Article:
Ephemeral art

Creating art with found objects

Materials Required

  • Collection of found natural objects (fallen leaves, sticks, stones, sand)
  • Tray/tabletop to create backdrop for art
  • Container to hold collection

Optional materials

If natural items are not available, store bought items can be used as a substitute (e.g. toothpicks, bottle tops, buttons), Can use a large piece of blank paper as a backdrop, Empty photo frame (frame only, no backing or glass), Camera

Play experience profile

Play Experience Preparation

Source a container

Experience Steps

  1. Take the container outside and collect objects together. Collect items that have naturally fallen (leaves, sticks) rather than picking leaves or flowers from trees.
  2. Using the found objects, arrange them on the table/paper to create artwork (or inside frame), do not glue or stick the items down.
  3. Admire the creation. You might like to take a photo of the creation.
  4. Return items to where they were found.

What to talk about, or questions to ask during the experience

  • Talk about care for the environment (borrow the items and return them rather than stick/glue/break)
  • Look at pictures of ephemeral art and ask your child what they might think if they stumble across someone else's creation outside
  • Count, sort, categorise, sort items

Build on this...

  • Create a design together, out outside and leave it for someone else to find.

WHO guidelines for physical activity and sedentary behaviour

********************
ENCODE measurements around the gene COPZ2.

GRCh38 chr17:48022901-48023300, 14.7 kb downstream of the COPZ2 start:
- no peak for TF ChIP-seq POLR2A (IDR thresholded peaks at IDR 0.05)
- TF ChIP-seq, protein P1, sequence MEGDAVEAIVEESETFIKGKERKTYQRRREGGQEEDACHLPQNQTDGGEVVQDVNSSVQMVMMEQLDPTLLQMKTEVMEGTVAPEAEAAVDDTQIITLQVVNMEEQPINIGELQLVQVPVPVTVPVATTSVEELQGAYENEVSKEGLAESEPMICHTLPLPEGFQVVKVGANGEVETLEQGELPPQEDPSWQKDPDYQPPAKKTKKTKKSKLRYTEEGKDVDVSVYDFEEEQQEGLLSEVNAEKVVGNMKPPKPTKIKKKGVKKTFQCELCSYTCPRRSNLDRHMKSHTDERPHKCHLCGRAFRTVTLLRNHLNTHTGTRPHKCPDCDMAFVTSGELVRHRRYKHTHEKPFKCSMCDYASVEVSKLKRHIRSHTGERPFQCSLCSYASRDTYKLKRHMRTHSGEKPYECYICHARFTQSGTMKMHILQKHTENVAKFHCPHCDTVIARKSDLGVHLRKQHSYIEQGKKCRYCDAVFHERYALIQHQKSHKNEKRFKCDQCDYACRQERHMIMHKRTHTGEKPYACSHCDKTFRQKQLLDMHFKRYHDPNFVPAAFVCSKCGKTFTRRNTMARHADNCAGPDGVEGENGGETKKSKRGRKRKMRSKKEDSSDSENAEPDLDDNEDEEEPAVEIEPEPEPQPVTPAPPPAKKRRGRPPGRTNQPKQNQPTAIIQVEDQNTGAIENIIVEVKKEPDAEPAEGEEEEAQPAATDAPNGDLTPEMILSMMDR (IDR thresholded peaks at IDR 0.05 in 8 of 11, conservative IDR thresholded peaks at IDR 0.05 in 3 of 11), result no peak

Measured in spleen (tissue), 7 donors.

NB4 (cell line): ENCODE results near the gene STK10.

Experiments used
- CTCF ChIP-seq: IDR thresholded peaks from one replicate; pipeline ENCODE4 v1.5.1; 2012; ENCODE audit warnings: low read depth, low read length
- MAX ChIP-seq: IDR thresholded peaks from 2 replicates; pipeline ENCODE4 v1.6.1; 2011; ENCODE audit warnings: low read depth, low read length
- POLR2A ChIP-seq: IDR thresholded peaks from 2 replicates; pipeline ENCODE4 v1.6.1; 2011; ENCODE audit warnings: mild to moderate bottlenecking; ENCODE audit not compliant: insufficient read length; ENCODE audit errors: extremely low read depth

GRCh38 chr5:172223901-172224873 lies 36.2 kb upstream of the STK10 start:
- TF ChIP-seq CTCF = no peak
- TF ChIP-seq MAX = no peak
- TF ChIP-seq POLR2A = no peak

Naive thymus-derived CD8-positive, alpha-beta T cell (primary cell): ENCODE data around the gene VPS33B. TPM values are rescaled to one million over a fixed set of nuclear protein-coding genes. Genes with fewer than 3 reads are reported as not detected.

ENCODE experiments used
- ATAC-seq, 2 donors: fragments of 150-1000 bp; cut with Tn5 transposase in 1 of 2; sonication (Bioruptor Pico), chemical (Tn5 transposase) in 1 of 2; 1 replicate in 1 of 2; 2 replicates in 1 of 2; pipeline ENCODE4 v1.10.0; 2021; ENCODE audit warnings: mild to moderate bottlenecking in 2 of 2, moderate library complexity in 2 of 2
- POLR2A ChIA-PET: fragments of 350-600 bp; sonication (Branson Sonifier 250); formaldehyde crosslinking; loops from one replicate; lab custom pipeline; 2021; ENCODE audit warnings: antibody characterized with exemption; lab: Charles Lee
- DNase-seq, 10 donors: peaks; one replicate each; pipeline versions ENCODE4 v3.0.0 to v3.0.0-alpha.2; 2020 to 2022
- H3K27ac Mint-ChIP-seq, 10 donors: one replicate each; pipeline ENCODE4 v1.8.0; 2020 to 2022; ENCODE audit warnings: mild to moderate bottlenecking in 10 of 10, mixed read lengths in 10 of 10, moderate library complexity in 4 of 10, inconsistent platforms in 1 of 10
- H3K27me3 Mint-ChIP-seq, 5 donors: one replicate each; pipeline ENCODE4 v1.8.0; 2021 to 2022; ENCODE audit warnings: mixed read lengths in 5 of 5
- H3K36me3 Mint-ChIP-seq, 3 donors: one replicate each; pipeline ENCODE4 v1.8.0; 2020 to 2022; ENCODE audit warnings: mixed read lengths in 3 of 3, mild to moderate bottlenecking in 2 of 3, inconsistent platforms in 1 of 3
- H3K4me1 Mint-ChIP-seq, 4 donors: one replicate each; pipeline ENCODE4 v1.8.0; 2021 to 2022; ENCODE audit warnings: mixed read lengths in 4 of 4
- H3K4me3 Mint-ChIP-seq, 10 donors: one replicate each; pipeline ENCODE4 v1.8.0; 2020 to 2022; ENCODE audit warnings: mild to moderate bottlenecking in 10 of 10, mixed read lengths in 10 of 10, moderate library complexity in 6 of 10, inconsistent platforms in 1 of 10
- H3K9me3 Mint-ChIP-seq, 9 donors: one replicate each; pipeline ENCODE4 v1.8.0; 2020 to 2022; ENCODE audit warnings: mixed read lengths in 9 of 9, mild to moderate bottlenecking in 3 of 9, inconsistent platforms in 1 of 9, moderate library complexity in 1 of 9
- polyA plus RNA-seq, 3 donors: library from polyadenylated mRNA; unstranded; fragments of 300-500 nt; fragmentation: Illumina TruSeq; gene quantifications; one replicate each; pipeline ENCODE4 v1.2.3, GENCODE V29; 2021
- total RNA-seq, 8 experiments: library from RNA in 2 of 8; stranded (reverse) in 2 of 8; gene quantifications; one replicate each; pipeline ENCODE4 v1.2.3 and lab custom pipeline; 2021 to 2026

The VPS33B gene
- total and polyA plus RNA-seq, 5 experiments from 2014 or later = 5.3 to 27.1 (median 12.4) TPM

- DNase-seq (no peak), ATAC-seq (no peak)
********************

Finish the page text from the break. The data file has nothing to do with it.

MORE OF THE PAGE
Provide evidence-based public health recommendations for children, adolescents and adults on physical activity. Learn more

The activity incorporates physical activity during the process of collecting and returning natural objects.

EYLF Outcomes

The Early Years Learning Framework has been designed for use by early childhood educators working in partnership with families, children’s first and most influential educators. View PDF

  1. Children become socially responsible and show respect for the environment
  2. Children develop dispositions for learning such as curiosity, cooperation, confidence, creativity, commitment, enthusiasm, persistence, imagination and reflexivity
  3. Children express ideas and make meaning using a range of media

EYLF Principle

Principle 1: Secure, respectful and reciprocal relationships. Through a widening network of secure relationships, children develop confidence and feel respected and valued.

EYLF Practice

Practice: Holistic approaches. They recognise the connections between children, families and communities and the importance of reciprocal relationships and partnerships for learning. They see learning as a social activity and value collaborative learning and community participation. An integrated, holistic approach to teaching and learning also focuses on connections to the natural world.




Early Childhood Australia

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